Self-Portraiture and Healing
TORONTO | WORDS BY GEORGIA GARDNER | VISUAL ARTS - Issue 6
"STILL HERE JUST WAITING" by Quinn Rockliff
Over the last decade, social media has become a platform for sharing experiences, and in turn, a tool for healing. Quinn Rockliff, a multidisciplinary feminist artist from Toronto who’s work focuses on nude portraiture, understands the challenges of authenticity, and managing vulnerability online. Quinn spoke candidly about reclaiming her body after trauma through the repetitive act of self-portraiture, and how she hopes to help others do the same by creating spaces for ownership, self love, and empowerment. By confronting the shame surrounding womanhood and sexuality, she advocates for the unlearning of society's misogyny, and the practice of moving through the world thoughtfully.
sM | In what ways do you think women can and have been using social media to reclaim female sexuality? What do you think is missing?
QR — We, as millennials, grew up in an interesting time because we got social media right as we were coming of age, which means that we were the first to explore learning and playing with the boundaries of ourselves, our bodies and our sexuality. That also came with a really heavy price tag, which was the expectation to look a certain way, and feed into desirability politics that I feel that women can never win at.
There is a never ending double edged sword of sharing your body online but also not sharing too much. There is a narrative that we have always been told by adults and teachers that everything we post online will be out there in the world forever so we had better be careful with what we post. At the same time, all of our social value is being placed on likes and social media. At the time in my life when I stopped posting filtered selfies, and started posting nude drawings, it was my way of challenging these expectations of our generation. If you’re going to demand my sexuality and my nudity from me, I am going to be in charge of how you perceive me and how I share that.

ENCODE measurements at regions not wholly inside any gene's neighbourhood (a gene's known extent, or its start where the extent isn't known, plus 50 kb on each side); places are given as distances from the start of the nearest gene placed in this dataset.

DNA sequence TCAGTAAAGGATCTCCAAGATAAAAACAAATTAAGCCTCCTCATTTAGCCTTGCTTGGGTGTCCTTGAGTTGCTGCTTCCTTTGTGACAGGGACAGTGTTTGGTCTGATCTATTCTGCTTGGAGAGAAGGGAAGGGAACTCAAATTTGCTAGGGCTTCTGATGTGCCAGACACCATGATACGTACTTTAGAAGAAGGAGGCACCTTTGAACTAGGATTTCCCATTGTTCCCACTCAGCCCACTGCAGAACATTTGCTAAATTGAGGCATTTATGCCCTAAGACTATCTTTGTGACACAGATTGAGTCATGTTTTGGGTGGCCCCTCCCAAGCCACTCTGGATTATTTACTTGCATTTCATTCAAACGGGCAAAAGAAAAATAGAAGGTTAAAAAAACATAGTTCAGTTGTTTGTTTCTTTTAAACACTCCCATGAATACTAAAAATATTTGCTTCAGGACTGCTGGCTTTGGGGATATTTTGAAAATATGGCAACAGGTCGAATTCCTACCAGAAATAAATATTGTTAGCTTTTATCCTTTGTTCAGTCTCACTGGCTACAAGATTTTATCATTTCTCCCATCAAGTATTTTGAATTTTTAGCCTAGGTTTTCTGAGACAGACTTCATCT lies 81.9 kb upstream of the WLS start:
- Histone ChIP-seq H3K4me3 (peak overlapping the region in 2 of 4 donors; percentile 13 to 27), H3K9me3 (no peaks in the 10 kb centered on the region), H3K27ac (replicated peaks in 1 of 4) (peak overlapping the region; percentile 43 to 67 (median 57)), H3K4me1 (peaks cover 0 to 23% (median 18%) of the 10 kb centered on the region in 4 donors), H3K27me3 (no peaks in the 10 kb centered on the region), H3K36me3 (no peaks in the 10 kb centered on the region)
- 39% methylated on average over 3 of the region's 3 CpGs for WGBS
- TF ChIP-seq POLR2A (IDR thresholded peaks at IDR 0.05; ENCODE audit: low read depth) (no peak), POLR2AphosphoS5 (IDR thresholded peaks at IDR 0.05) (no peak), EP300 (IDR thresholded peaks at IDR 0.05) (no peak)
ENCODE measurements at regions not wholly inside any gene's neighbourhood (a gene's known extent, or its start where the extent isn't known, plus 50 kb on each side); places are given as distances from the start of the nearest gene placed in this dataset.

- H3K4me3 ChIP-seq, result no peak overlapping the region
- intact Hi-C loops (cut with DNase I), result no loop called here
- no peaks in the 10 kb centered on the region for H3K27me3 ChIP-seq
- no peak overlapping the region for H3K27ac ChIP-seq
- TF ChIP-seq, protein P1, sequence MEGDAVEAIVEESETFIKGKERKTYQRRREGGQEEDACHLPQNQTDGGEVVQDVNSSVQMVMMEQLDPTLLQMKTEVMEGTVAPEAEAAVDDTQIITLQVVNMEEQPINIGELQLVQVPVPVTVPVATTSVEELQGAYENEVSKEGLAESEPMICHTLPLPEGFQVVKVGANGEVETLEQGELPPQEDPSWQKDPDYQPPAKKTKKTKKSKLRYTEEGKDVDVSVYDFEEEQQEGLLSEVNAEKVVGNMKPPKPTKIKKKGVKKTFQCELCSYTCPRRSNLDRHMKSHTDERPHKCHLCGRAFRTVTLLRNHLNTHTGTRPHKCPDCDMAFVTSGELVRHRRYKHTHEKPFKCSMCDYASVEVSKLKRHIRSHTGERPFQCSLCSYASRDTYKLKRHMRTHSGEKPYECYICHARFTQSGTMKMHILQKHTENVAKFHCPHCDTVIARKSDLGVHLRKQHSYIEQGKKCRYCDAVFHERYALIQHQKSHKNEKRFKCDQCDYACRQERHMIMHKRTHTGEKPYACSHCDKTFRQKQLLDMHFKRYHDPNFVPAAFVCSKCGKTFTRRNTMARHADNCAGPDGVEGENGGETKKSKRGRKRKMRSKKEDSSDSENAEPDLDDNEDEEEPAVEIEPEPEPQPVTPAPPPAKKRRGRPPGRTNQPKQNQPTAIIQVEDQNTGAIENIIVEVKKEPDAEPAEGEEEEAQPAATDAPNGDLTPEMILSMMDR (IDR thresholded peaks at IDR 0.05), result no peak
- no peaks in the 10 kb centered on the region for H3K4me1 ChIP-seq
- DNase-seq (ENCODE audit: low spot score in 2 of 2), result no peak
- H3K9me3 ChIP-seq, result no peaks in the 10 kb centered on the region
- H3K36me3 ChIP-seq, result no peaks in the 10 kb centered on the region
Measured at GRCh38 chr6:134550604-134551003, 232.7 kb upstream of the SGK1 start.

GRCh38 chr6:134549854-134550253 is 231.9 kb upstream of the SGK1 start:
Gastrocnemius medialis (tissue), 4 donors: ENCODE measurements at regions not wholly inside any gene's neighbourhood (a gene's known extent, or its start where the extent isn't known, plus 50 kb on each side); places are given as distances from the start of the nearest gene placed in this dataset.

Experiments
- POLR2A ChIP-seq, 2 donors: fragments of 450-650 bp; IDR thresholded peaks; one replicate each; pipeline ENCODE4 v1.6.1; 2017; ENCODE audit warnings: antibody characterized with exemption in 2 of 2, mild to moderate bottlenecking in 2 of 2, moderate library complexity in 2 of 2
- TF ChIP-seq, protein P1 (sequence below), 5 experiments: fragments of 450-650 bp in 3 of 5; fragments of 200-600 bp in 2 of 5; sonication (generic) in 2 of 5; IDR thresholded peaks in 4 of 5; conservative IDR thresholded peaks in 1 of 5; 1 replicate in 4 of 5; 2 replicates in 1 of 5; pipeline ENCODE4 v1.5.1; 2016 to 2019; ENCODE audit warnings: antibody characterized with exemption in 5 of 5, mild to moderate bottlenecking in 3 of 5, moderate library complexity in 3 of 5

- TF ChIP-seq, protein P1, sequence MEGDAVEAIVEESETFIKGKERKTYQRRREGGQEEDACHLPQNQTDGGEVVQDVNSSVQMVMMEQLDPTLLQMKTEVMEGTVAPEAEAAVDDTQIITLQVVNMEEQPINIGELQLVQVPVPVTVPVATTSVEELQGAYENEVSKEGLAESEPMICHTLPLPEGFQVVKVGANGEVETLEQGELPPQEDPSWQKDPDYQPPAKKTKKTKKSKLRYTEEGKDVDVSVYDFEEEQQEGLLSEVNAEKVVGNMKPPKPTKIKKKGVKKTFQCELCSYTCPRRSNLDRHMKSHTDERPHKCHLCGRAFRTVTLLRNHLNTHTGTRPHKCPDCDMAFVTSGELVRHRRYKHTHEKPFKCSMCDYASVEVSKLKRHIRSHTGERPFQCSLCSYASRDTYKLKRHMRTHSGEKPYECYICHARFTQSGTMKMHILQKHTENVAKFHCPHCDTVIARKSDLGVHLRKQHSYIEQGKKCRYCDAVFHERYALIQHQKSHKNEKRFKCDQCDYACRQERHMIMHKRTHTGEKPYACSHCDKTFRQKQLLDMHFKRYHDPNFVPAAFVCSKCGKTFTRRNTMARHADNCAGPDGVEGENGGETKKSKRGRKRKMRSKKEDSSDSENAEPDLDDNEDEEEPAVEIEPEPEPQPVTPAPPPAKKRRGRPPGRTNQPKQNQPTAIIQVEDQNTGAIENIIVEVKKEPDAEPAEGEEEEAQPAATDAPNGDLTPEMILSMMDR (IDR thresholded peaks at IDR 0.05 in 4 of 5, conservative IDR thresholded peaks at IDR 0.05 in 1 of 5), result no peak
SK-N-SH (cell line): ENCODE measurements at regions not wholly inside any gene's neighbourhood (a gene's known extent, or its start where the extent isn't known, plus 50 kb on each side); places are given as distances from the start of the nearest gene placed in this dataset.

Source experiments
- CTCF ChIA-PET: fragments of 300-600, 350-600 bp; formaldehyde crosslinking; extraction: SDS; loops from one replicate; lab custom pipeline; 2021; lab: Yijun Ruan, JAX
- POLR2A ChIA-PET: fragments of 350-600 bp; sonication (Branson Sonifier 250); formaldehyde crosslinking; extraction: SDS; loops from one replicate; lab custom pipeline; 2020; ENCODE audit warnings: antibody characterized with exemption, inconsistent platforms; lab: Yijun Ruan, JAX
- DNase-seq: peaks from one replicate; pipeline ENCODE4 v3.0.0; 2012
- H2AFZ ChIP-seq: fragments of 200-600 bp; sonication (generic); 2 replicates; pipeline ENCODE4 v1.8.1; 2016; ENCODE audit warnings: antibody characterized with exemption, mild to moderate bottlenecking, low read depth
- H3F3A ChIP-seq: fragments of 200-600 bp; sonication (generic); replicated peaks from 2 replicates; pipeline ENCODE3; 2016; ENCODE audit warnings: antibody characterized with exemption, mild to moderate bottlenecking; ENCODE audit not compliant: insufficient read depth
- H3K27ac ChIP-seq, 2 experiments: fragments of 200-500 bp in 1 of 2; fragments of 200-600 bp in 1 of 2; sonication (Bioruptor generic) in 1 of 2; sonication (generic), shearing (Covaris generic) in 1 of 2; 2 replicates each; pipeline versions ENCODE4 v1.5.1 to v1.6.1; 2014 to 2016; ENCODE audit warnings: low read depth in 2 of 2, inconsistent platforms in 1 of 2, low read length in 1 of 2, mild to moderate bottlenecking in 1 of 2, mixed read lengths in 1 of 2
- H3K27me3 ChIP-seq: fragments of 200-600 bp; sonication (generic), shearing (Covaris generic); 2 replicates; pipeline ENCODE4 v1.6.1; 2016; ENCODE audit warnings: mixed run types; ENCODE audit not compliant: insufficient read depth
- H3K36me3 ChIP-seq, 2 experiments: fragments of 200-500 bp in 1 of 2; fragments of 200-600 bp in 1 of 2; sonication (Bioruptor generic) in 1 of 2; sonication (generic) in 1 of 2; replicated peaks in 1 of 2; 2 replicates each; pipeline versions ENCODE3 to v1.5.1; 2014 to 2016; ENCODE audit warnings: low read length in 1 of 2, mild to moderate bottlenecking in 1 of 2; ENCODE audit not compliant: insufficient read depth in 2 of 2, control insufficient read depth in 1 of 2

There was this looming threat that when you share nude photos of yourself privately that they would then all of a sudden become part of the public sphere. So, by taking those nude photos of myself and painting them I was kind of saying, sure, you can threaten to leak my nudes, but I’m going to leak them first in my own way.
"MINE" by Quinn Rockliff
When we were younger, there was a lot of shame and no reality from adults about the ways in which the young men around us were invading our bodies and distributing them to others. At first I didn’t really know why or what I was drawing when I started my art process. I just found myself drawing my body again and again. Now I know that it was a means for me to really see and reclaim my own body after trauma, because I felt as though I had lost control over who got to see my body and how it was perceived by others. Through drawing myself naked I was able to spend time with my own body and appreciate it.